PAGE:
Men in Blue saga: Top heavy yet topping charts

Winning is a habit the Indian team is getting used to. Irrespective of formats, they have beaten everybody at home and away in the last few months.

Published: 10th November 2017 02:10 AM  |   Last Updated: 10th November 2017 12:47 PM   |  A+A-

The Indian team after beating New Zealand in a T20 game. | PTI File Photo

Express News Service

CHENNAI: Winning is a habit the Indian team is getting used to. Irrespective of formats, they have beaten everybody at home and away in the last few months. Real tests lie abroad, but Virat Kohli’s men can’t be faulted for getting the better of whoever came their way, in conditions they are difficult to beat.

If the transformation of bowlers into a match-winning unit was one standout feature in the victories over Australia and New Zealand, the other would be the success of the top-order. Be it 50 overs or 20, the top three has done a bulk of the scoring. Rohit Sharma, Shikhar Dhawan and Virat Kohli contributed 528 of the 811 runs Indian batsmen made in the three ODIs against New Zealand. For the five ODIs against Australia, the top three’s contribution was 720 out of 1339. This means about 65% and 54% of the team’s runs.

Because the team is winning and the bowlers led by Jasprit Bumrah are giving fans something new to talk about, lack of runs from the rest has gone somewhat unnoticed. Otherwise, it would have drawn attention that of the four centuries and 13 fifties scored by India in these eight ODIs, those batting after No 3 contributed just five fifties.

Does this mean batting No 3 downwards is a concern, as India look for the best combination ahead of the 2019 World Cup? Or is the success of the top three denying others a chance to bat long and get bigger scores?

Former India coach and opener Lalchand Rajput feels it’s more of the second. “Because the top three are getting big scores, others are mostly coming in when they have to go for shots without getting time to settle down. Lack of big scores from the bottom can be attributed to this. It’s not easy to come in and start playing attacking shots. When one is forced to do that, there’s always chance of getting out early.”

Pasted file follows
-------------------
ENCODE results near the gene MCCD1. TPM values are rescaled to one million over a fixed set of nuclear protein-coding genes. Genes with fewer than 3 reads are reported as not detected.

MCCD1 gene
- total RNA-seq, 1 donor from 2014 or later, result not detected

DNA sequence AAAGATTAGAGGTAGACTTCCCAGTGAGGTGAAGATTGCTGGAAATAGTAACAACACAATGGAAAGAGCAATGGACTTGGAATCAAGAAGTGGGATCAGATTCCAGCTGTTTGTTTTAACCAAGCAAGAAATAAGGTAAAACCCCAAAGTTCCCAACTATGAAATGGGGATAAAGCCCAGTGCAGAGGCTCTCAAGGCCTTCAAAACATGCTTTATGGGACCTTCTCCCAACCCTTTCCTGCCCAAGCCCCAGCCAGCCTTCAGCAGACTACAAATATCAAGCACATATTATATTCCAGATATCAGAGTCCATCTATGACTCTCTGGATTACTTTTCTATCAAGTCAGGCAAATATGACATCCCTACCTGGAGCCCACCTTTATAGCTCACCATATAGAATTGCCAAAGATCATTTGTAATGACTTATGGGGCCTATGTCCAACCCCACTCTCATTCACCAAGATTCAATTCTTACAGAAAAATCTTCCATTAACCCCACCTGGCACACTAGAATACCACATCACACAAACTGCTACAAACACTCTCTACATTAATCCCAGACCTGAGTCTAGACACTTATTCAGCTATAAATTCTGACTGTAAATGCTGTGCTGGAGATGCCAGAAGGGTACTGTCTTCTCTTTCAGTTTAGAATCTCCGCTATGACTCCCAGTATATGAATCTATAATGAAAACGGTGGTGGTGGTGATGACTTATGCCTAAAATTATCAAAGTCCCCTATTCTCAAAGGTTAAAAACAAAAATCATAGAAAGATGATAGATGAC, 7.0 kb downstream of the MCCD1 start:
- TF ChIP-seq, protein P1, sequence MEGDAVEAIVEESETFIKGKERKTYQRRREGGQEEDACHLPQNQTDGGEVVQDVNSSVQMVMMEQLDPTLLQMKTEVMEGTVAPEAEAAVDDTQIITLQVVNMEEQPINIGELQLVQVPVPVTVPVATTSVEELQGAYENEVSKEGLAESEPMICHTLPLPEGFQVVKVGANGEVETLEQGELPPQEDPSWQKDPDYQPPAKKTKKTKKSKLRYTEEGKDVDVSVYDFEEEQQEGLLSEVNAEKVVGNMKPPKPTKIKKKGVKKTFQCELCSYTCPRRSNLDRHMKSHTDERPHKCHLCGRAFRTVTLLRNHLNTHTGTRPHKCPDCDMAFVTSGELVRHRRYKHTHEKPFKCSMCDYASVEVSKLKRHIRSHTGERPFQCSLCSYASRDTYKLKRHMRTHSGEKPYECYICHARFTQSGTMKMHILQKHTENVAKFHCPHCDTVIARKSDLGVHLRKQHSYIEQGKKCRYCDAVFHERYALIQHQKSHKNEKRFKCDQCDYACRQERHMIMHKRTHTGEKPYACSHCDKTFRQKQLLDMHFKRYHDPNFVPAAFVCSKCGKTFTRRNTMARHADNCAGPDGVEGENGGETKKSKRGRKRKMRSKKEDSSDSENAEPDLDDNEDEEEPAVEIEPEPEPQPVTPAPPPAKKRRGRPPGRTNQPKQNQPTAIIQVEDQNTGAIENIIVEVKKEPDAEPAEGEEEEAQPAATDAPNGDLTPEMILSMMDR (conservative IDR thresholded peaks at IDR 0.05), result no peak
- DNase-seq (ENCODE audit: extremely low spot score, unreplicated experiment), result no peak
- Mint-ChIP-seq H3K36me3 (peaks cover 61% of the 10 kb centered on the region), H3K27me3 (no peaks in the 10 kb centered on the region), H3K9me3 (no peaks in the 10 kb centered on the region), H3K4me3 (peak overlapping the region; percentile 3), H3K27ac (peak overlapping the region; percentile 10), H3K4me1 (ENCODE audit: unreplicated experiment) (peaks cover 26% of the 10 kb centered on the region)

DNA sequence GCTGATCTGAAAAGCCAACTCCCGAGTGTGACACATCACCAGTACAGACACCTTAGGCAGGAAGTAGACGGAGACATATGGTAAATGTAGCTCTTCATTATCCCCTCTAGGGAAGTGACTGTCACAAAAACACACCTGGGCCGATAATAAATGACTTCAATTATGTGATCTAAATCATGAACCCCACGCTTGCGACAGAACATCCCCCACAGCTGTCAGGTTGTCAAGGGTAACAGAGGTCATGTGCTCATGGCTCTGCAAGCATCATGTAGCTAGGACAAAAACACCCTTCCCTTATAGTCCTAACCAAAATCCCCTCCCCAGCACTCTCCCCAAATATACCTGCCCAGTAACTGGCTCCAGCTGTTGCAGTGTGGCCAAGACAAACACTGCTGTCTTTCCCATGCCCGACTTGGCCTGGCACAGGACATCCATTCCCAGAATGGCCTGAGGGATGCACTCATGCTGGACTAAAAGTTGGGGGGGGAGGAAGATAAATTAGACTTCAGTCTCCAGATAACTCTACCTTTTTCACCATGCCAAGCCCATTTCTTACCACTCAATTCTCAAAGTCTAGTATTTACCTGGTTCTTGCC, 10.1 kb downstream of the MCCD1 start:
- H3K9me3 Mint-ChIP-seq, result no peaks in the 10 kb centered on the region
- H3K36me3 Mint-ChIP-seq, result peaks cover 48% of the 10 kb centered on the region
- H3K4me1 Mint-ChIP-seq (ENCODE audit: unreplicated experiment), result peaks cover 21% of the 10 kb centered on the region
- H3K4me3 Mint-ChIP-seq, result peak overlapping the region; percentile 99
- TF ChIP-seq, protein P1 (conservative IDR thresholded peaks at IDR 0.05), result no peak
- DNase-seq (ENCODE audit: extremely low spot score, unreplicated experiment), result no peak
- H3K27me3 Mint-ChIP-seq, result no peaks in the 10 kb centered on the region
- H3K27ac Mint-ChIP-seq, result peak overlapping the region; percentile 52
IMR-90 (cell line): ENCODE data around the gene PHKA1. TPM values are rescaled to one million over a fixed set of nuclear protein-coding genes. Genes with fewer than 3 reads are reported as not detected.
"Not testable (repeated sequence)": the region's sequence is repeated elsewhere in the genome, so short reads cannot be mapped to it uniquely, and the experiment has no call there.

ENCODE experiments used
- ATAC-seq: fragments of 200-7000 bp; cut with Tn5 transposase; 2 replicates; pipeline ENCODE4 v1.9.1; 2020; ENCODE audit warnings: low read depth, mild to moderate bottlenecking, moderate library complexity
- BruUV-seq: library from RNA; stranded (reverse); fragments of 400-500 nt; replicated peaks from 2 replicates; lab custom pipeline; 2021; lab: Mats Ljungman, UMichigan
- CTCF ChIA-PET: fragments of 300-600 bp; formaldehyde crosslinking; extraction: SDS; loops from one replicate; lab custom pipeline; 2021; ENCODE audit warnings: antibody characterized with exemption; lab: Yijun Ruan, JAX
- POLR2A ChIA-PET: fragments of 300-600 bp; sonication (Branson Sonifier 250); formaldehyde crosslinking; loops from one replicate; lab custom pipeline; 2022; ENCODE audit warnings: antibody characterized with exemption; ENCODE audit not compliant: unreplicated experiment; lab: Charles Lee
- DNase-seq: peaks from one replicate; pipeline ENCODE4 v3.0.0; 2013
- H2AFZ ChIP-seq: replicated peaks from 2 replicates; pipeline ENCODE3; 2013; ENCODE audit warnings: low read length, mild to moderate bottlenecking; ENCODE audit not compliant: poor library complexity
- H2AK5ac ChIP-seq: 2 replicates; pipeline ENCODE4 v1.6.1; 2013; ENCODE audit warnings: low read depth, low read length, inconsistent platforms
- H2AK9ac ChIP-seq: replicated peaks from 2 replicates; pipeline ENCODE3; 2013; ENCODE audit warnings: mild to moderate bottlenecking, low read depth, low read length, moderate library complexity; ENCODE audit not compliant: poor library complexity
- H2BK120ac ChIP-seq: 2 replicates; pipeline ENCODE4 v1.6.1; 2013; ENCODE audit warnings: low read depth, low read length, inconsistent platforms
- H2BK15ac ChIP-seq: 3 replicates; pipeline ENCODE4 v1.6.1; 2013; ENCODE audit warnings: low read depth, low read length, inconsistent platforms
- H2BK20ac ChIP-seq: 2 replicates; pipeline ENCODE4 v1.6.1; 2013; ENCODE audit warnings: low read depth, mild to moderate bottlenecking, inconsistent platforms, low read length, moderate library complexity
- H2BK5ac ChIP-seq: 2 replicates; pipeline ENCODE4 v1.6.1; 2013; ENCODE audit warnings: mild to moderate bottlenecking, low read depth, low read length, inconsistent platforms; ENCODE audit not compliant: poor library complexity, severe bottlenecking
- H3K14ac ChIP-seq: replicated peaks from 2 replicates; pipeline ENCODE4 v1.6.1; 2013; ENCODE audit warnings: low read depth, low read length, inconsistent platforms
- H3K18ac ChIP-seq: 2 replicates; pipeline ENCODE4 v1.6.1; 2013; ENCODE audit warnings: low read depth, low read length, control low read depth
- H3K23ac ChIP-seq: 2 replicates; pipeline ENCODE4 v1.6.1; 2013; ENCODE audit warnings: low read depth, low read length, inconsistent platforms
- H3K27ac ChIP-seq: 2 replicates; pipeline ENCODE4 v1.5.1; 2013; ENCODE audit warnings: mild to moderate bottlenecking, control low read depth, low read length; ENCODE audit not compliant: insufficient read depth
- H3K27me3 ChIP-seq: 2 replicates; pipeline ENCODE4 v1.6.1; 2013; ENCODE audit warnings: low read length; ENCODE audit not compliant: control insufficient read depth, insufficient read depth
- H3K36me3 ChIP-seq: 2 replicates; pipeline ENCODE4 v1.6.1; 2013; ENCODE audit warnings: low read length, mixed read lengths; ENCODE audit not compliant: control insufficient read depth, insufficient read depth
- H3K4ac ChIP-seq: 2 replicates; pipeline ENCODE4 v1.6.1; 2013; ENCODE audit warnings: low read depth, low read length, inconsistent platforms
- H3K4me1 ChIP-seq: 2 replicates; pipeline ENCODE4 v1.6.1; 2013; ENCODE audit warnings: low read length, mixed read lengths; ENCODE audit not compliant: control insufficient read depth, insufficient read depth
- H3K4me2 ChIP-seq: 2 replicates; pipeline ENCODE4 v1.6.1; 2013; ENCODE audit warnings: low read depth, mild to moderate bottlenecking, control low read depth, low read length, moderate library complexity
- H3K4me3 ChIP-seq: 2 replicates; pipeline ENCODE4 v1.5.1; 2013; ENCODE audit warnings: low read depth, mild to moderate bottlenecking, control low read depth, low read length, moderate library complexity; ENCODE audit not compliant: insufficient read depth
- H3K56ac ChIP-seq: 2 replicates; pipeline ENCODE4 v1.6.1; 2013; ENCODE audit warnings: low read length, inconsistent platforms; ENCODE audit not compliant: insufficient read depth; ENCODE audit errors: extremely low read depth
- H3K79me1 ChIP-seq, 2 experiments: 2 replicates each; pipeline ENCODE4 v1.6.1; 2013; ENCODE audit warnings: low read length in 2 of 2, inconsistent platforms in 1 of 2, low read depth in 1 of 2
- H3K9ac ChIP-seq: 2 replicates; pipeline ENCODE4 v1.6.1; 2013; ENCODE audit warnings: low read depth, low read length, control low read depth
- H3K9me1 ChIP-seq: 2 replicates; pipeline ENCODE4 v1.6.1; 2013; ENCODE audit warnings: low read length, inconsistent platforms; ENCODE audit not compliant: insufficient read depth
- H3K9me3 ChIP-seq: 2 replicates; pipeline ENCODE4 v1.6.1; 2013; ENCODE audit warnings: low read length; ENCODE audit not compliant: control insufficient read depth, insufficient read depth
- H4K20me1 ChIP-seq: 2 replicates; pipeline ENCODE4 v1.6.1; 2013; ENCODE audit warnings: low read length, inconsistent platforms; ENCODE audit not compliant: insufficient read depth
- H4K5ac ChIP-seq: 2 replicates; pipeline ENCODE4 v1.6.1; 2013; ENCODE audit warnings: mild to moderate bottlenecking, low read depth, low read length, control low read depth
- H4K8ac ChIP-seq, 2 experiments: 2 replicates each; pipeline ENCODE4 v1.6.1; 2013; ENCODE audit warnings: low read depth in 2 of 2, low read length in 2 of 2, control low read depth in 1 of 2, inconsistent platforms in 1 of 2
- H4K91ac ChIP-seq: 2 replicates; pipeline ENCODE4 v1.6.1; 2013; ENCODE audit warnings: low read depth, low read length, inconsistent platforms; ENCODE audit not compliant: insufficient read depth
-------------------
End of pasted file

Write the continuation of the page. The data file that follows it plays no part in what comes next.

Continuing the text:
Nonetheless, this offers a chance to look at other batsmen. There is a kind of musical chair going on for the No 4 slot, where Manish Pandey and Kedar Jadhav have not made the most of limited opportunities. Dinesh Karthik hit a half-century in that position in the seventh of the eight ODIs against Australia and New Zealand combined. Next match he was sent in at No 7 as India sent in big-hitters in search of brisk runs.

“It’s good to have all three in the mix and use them as and when required. Karthik adds value also as a wicketkeeper. Let’s have all of them in the squad and let the team management decide who they want to use and when,” felt Rajput.

Since winning combinations aren’t usually disturbed, expect the combination to remain. What next will be decided depending on how the top three and others fare in tests away from home.

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